Revision of a Single Type of Large Metal Head Metal-on-Metal Hip Replacement
Large-head metal-on-metal (MoM) total hip arthroplasties were introduced because of their purported advantages. Inflammatory pseudotumors occasionally occur after MoM hip arthroplasty and often lead to revision.
The purpose of this study was to assess the outcome of revision of large-head MoM total hip arthroplasties after an extensive screening protocol for all MoM articulations with a minimum 2-year follow-up. We identified 50 hips that had undergone large-head MoM total hip arthroplasty and required revision at a mean of 44 months after index operation. Of these, 38 were revised for pseudotumors, 7 for loosening, 2 for infection, and 3 for instability. There was bone loss in 44 hips. The majority were revised to a 28 mm metal or ceramic head on a polyethylene cemented cup. In 12 patients there was a complication. There was a decrease of whole blood cobalt from 20.8 μg/L preoperatively to 1.8 μg/L 1 year after revision. We found 6 residual masses on routine postoperative CT scans. The indication for revision of this cohort is inevitable but the clinical outcome 2 years after revision for pseudotumor is disappointing.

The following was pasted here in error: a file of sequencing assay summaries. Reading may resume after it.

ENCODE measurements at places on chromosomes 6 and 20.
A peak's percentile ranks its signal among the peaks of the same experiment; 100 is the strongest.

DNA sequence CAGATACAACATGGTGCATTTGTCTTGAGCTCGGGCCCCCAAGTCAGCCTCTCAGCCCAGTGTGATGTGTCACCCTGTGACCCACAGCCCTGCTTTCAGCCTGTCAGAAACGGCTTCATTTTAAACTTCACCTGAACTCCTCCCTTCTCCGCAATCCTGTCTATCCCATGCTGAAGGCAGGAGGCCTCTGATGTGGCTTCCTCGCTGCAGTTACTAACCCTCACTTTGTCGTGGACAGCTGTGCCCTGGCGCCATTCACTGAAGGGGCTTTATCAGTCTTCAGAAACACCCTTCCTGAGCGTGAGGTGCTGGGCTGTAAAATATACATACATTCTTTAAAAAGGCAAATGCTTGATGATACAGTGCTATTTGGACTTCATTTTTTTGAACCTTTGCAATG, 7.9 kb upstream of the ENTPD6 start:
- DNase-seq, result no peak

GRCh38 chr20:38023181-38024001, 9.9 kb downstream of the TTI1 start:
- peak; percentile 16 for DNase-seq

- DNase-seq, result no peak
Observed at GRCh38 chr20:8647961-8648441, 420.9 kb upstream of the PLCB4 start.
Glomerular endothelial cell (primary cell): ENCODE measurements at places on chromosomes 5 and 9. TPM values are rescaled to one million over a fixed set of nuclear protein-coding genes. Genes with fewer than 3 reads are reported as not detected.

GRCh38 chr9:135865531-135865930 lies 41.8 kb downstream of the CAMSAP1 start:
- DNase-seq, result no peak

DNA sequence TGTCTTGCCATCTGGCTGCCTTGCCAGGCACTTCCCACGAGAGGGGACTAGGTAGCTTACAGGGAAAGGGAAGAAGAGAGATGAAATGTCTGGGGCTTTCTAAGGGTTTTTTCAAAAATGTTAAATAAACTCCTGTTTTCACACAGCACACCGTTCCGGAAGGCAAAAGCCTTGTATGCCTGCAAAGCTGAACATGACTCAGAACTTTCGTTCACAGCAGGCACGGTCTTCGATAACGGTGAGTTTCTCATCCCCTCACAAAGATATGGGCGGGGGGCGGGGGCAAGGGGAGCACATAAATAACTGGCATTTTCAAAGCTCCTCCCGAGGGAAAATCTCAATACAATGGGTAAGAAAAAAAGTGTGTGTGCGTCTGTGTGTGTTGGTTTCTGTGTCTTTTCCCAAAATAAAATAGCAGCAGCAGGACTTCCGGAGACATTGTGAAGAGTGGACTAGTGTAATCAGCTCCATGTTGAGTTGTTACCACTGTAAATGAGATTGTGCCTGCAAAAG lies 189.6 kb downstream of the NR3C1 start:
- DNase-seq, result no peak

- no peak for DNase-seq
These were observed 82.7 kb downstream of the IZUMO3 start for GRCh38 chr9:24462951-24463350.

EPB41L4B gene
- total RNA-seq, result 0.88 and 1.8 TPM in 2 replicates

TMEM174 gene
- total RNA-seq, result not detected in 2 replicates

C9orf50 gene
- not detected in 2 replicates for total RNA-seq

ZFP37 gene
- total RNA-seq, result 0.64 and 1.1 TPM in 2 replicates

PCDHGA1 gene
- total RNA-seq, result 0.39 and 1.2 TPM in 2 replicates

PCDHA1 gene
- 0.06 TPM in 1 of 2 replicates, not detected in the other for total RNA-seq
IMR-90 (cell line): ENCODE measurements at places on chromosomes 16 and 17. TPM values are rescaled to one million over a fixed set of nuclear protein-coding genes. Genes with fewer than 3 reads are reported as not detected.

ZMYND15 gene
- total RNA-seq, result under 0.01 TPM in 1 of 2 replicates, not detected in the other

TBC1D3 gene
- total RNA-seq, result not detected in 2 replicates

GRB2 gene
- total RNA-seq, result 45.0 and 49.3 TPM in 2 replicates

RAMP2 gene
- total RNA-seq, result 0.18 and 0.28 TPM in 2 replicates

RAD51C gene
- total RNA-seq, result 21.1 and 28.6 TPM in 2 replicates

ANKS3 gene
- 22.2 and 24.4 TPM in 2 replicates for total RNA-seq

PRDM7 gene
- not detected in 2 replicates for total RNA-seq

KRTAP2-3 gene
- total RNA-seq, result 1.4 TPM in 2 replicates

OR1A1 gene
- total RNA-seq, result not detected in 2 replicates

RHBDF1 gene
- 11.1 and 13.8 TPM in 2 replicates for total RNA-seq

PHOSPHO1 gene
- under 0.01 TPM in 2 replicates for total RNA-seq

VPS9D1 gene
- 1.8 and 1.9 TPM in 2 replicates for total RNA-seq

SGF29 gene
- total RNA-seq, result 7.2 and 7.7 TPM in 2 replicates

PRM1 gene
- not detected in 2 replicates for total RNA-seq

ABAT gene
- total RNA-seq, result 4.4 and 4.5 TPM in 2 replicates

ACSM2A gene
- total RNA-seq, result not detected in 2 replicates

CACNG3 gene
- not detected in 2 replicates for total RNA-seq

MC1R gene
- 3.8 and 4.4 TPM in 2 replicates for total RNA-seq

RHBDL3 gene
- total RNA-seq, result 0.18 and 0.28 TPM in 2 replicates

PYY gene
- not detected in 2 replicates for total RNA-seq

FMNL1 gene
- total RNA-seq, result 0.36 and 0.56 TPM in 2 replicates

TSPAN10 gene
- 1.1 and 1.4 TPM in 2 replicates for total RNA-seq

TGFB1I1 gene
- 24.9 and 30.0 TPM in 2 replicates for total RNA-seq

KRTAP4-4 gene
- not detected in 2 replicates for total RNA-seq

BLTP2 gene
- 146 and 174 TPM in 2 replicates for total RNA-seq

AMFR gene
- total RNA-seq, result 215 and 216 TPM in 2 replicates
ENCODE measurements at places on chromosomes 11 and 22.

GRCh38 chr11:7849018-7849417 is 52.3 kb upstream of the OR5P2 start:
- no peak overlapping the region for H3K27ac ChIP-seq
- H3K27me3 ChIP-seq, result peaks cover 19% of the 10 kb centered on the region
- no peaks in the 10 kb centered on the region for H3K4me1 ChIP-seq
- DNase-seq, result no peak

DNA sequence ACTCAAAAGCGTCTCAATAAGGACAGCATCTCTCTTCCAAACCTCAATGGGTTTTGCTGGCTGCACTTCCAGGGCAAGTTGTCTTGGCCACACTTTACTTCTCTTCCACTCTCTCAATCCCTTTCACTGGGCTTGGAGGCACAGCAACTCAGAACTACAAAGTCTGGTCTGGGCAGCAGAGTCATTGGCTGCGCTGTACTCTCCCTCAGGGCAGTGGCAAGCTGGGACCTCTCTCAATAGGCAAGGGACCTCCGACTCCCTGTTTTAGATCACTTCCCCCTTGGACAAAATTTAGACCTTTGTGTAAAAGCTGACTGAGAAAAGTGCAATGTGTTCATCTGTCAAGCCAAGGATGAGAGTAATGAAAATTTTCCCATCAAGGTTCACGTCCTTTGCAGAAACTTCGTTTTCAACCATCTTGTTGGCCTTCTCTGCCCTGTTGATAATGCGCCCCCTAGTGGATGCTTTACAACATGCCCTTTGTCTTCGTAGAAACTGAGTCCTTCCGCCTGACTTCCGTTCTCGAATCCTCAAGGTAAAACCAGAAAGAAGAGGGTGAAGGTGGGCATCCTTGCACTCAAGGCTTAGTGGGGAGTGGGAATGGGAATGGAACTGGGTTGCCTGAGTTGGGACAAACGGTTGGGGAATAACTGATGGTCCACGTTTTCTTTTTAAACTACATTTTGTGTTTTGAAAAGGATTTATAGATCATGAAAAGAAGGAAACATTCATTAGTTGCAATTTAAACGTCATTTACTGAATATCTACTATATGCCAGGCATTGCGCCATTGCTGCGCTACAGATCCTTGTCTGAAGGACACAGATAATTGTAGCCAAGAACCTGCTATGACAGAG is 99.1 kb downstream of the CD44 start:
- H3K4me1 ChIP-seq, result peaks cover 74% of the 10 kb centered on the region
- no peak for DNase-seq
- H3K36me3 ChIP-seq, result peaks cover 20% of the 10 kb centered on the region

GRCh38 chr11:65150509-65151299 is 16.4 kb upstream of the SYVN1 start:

Revising a MoM hip arthroplasty to a conventional cemented polyethylene or dual-mobility cup with bone impaction grafting and a 28 mm head can adequately treat the high ion levels and probably the disease of ARMD.
Christiaan P. van Lingen, Harmen B. Ettema, Bart H. Bosker, Cees C.P.M. Verheyen, Hip Int 2015; 25 (3): 221-226.